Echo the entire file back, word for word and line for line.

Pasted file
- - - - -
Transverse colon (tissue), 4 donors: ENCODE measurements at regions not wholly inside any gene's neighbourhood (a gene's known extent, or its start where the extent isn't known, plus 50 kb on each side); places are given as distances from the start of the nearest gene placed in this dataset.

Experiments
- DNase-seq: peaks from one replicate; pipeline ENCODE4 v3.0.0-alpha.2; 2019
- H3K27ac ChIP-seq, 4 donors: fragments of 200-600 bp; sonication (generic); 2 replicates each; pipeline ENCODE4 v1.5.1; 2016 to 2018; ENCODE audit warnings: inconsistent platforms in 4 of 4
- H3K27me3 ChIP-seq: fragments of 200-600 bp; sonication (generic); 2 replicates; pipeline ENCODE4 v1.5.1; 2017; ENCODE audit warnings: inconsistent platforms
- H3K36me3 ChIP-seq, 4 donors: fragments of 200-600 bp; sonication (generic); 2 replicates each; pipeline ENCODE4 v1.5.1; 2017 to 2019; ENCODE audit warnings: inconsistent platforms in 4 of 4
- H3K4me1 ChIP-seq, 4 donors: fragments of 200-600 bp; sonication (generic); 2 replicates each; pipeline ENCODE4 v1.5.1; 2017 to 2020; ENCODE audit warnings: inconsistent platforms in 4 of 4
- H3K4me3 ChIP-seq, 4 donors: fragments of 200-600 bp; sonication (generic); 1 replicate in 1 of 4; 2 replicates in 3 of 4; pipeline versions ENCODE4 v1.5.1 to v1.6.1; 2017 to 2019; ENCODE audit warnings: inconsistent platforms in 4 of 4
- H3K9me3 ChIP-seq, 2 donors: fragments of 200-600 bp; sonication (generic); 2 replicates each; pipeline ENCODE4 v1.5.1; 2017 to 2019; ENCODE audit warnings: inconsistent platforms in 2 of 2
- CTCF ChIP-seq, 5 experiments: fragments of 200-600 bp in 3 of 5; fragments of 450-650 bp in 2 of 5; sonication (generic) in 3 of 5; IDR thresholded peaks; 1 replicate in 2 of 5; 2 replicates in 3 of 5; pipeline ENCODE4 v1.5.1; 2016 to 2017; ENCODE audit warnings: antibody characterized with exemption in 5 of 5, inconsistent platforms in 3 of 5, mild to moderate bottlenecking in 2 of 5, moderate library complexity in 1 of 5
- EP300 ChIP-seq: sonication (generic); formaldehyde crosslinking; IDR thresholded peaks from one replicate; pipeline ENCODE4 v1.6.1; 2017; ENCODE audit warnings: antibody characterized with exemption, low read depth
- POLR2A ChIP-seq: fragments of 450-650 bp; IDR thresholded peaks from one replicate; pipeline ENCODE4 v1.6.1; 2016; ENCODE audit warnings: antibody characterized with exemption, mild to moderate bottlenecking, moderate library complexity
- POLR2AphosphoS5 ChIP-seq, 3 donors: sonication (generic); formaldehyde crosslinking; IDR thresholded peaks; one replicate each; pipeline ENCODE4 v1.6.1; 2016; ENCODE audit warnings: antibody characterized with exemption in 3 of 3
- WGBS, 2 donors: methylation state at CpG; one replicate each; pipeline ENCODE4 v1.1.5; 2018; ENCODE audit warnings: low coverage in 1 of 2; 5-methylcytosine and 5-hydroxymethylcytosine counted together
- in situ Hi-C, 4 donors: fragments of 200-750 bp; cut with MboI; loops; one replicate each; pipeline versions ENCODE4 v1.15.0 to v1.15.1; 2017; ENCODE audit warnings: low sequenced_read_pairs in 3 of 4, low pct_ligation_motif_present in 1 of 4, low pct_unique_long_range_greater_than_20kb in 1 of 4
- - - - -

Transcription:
Transverse colon (tissue), 4 donors: ENCODE measurements at regions not wholly inside any gene's neighbourhood (a gene's known extent, or its start where the extent isn't known, plus 50 kb on each side); places are given as distances from the start of the nearest gene placed in this dataset.

Experiments
- DNase-seq: peaks from one replicate; pipeline ENCODE4 v3.0.0-alpha.2; 2019
- H3K27ac ChIP-seq, 4 donors: fragments of 200-600 bp; sonication (generic); 2 replicates each; pipeline ENCODE4 v1.5.1; 2016 to 2018; ENCODE audit warnings: inconsistent platforms in 4 of 4
- H3K27me3 ChIP-seq: fragments of 200-600 bp; sonication (generic); 2 replicates; pipeline ENCODE4 v1.5.1; 2017; ENCODE audit warnings: inconsistent platforms
- H3K36me3 ChIP-seq, 4 donors: fragments of 200-600 bp; sonication (generic); 2 replicates each; pipeline ENCODE4 v1.5.1; 2017 to 2019; ENCODE audit warnings: inconsistent platforms in 4 of 4
- H3K4me1 ChIP-seq, 4 donors: fragments of 200-600 bp; sonication (generic); 2 replicates each; pipeline ENCODE4 v1.5.1; 2017 to 2020; ENCODE audit warnings: inconsistent platforms in 4 of 4
- H3K4me3 ChIP-seq, 4 donors: fragments of 200-600 bp; sonication (generic); 1 replicate in 1 of 4; 2 replicates in 3 of 4; pipeline versions ENCODE4 v1.5.1 to v1.6.1; 2017 to 2019; ENCODE audit warnings: inconsistent platforms in 4 of 4
- H3K9me3 ChIP-seq, 2 donors: fragments of 200-600 bp; sonication (generic); 2 replicates each; pipeline ENCODE4 v1.5.1; 2017 to 2019; ENCODE audit warnings: inconsistent platforms in 2 of 2
- CTCF ChIP-seq, 5 experiments: fragments of 200-600 bp in 3 of 5; fragments of 450-650 bp in 2 of 5; sonication (generic) in 3 of 5; IDR thresholded peaks; 1 replicate in 2 of 5; 2 replicates in 3 of 5; pipeline ENCODE4 v1.5.1; 2016 to 2017; ENCODE audit warnings: antibody characterized with exemption in 5 of 5, inconsistent platforms in 3 of 5, mild to moderate bottlenecking in 2 of 5, moderate library complexity in 1 of 5
- EP300 ChIP-seq: sonication (generic); formaldehyde crosslinking; IDR thresholded peaks from one replicate; pipeline ENCODE4 v1.6.1; 2017; ENCODE audit warnings: antibody characterized with exemption, low read depth
- POLR2A ChIP-seq: fragments of 450-650 bp; IDR thresholded peaks from one replicate; pipeline ENCODE4 v1.6.1; 2016; ENCODE audit warnings: antibody characterized with exemption, mild to moderate bottlenecking, moderate library complexity
- POLR2AphosphoS5 ChIP-seq, 3 donors: sonication (generic); formaldehyde crosslinking; IDR thresholded peaks; one replicate each; pipeline ENCODE4 v1.6.1; 2016; ENCODE audit warnings: antibody characterized with exemption in 3 of 3
- WGBS, 2 donors: methylation state at CpG; one replicate each; pipeline ENCODE4 v1.1.5; 2018; ENCODE audit warnings: low coverage in 1 of 2; 5-methylcytosine and 5-hydroxymethylcytosine counted together
- in situ Hi-C, 4 donors: fragments of 200-750 bp; cut with MboI; loops; one replicate each; pipeline versions ENCODE4 v1.15.0 to v1.15.1; 2017; ENCODE audit warnings: low sequenced_read_pairs in 3 of 4, low pct_ligation_motif_present in 1 of 4, low pct_unique_long_range_greater_than_20kb in 1 of 4